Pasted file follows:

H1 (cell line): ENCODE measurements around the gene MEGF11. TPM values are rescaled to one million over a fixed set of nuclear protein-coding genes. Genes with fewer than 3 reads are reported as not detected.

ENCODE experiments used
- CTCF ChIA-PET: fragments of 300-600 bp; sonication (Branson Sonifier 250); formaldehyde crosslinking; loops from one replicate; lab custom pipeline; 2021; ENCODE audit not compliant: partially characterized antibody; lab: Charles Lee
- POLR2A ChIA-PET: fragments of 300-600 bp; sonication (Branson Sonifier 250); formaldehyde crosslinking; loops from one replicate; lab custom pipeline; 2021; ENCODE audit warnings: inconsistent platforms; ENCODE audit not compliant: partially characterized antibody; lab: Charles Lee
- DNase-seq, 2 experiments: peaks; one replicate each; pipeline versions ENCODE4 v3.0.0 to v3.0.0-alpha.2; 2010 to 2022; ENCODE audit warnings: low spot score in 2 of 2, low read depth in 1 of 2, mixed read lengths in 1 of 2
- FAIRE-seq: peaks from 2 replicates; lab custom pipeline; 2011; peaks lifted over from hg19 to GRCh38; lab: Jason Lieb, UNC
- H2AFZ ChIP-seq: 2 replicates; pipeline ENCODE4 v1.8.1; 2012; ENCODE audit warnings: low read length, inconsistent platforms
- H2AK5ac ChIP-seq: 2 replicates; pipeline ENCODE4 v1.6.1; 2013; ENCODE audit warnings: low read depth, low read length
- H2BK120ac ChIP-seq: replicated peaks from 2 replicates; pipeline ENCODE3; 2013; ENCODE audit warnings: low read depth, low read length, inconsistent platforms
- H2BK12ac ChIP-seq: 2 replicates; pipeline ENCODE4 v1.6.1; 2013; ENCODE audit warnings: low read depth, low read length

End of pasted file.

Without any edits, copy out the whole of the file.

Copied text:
H1 (cell line): ENCODE measurements around the gene MEGF11. TPM values are rescaled to one million over a fixed set of nuclear protein-coding genes. Genes with fewer than 3 reads are reported as not detected.

ENCODE experiments used
- CTCF ChIA-PET: fragments of 300-600 bp; sonication (Branson Sonifier 250); formaldehyde crosslinking; loops from one replicate; lab custom pipeline; 2021; ENCODE audit not compliant: partially characterized antibody; lab: Charles Lee
- POLR2A ChIA-PET: fragments of 300-600 bp; sonication (Branson Sonifier 250); formaldehyde crosslinking; loops from one replicate; lab custom pipeline; 2021; ENCODE audit warnings: inconsistent platforms; ENCODE audit not compliant: partially characterized antibody; lab: Charles Lee
- DNase-seq, 2 experiments: peaks; one replicate each; pipeline versions ENCODE4 v3.0.0 to v3.0.0-alpha.2; 2010 to 2022; ENCODE audit warnings: low spot score in 2 of 2, low read depth in 1 of 2, mixed read lengths in 1 of 2
- FAIRE-seq: peaks from 2 replicates; lab custom pipeline; 2011; peaks lifted over from hg19 to GRCh38; lab: Jason Lieb, UNC
- H2AFZ ChIP-seq: 2 replicates; pipeline ENCODE4 v1.8.1; 2012; ENCODE audit warnings: low read length, inconsistent platforms
- H2AK5ac ChIP-seq: 2 replicates; pipeline ENCODE4 v1.6.1; 2013; ENCODE audit warnings: low read depth, low read length
- H2BK120ac ChIP-seq: replicated peaks from 2 replicates; pipeline ENCODE3; 2013; ENCODE audit warnings: low read depth, low read length, inconsistent platforms
- H2BK12ac ChIP-seq: 2 replicates; pipeline ENCODE4 v1.6.1; 2013; ENCODE audit warnings: low read depth, low read length